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Quick Questions: Mike Howard

Mike Howard is an alum of the University of Stirling and Edinburgh University and Edinburgh. He is a former R&A golf scholar, having represented Great Britain at the 2016 World Universities’ Golf Championships. Mike currently works as a golf architect for the internationally renowned firm McKenzie & Ebert and has contributed to the recent modernisation of leading courses Turnberry and Royal Portrush.

1 Favourite five
Rank your top five golf courses in Scotland with a one-word explanation of why each course has made it on your list
1. Ailsa @ Trump Turnberry – Breath-taking
2. Old Course @ St Andrews – Spiritual
3. Askernish – Unique
4. Royal Dornoch – Special
5. Cruden Bay – Quirky

2 Groundhog golf
If you could play just one Scottish course, over and over again, which course would you choose and why?
The Old Course – No matter how may times you play it, you will be full of nerves on your first and last shots of the day. The huge variety of lines you can take from the tee and the endless number of pin positions on the enormous but interesting greens mean every round will be different. And you never know, you might get the odd chance to play the course backwards like they used too.

3 Hidden gems
Scotland is full of great courses that hardly anyone has ever heard of – what’s your favourite and what makes it special?
Askernish, and this should be the only answer to this question! The scenery is spectacular to start with, but the sense of playing a course as if it were 1902 make it a special place. It is truly a course played within the landscape. The course (pictured) is grazed by cows throughout the winter, and the fairways and greens have been simply mown out of the dunes. It is quite simply the most special place you can play golf.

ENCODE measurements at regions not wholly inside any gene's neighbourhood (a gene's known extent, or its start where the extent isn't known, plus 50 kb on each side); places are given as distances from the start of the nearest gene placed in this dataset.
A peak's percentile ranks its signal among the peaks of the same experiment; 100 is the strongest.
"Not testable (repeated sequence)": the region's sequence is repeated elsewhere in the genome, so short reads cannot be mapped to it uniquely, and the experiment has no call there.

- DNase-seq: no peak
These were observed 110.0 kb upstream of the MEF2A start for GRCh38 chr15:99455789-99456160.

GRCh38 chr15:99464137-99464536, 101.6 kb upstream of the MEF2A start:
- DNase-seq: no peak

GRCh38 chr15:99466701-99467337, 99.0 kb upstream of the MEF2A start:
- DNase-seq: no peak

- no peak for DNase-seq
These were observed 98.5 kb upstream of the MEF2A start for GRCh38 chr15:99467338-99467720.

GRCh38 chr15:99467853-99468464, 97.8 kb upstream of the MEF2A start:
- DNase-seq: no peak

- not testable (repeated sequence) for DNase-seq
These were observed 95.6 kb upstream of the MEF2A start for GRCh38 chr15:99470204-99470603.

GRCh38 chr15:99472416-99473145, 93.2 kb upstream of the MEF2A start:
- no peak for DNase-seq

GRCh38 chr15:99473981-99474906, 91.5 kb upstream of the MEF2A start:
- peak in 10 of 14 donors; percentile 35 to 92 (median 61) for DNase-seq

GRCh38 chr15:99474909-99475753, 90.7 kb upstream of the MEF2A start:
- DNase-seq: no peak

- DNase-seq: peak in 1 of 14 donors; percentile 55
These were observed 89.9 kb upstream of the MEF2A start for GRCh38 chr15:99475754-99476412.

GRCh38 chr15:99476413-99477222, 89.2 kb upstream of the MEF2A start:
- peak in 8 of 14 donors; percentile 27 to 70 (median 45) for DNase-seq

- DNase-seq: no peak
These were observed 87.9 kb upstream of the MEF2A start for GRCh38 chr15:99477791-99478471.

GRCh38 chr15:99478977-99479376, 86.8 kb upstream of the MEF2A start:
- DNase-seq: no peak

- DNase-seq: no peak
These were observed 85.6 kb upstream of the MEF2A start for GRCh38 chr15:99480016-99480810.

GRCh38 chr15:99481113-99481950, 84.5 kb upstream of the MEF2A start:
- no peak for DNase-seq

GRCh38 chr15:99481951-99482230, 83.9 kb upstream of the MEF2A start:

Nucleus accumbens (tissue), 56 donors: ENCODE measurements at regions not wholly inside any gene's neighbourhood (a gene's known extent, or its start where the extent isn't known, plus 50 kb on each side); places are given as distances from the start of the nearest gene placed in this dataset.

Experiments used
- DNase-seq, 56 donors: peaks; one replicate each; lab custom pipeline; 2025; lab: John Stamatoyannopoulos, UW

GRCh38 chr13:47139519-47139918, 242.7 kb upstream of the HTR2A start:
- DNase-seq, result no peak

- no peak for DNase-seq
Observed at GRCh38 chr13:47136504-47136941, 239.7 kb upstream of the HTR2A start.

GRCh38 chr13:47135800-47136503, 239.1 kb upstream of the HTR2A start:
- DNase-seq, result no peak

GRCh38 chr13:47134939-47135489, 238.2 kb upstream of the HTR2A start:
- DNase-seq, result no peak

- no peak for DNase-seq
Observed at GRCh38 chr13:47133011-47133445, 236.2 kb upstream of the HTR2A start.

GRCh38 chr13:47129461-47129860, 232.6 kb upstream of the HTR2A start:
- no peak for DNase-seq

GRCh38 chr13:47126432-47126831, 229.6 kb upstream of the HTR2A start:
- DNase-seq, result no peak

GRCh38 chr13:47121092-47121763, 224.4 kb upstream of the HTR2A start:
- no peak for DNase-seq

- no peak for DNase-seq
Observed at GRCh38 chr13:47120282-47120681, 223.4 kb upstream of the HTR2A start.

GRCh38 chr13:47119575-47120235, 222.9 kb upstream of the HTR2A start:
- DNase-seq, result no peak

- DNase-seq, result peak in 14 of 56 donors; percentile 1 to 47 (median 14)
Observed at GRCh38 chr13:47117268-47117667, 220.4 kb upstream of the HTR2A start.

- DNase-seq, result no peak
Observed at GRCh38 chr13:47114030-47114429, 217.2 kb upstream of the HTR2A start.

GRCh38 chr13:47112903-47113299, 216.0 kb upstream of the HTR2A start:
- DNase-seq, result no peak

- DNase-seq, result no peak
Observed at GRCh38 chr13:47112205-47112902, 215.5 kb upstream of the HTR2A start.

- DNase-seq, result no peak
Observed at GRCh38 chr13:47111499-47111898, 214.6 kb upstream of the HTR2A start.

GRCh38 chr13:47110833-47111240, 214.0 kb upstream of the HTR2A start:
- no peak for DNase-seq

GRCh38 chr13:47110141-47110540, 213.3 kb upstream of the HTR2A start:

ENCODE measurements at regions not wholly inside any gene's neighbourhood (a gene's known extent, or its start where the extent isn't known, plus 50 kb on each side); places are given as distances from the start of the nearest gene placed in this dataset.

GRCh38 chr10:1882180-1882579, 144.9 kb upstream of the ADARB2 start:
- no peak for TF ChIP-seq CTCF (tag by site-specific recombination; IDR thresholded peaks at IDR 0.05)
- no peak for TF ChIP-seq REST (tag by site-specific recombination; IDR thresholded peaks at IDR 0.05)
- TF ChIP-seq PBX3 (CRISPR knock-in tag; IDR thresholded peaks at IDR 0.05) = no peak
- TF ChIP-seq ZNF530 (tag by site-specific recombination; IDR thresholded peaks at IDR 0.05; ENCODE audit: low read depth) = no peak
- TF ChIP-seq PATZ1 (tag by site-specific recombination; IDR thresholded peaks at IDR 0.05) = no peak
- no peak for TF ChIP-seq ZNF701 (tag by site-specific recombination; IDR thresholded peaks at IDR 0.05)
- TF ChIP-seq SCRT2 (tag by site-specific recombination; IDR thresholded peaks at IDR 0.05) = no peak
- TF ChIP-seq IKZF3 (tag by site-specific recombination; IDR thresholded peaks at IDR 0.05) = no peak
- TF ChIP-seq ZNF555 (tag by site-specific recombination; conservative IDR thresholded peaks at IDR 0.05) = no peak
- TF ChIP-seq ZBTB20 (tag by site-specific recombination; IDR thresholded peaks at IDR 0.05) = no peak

4 Links lessons
What’s the single most important piece of advice you’d give to someone who was playing links golf for the first time?
If typical ‘American’ golf is two dimensional, flight and bounce, then I would say links golf is three dimensional, fight, bounce and roll. And the third element of roll is always the most important in links golf. Also, expect your fair share of bad breaks, it is inevitable and there’s nothing you can do about it, so don’t let it get you down.

5 Off course
What’s the one off-course activity that any golfer coming to Scotland should experience?
Whisky tasting

6 This much I know … 
What words of wisdom would you give to a student golfer visiting Scotland?
Take half a set of clubs, and don’t hit any full shots. You will leave the trip with a heightened sense of feel and a better understanding of the game.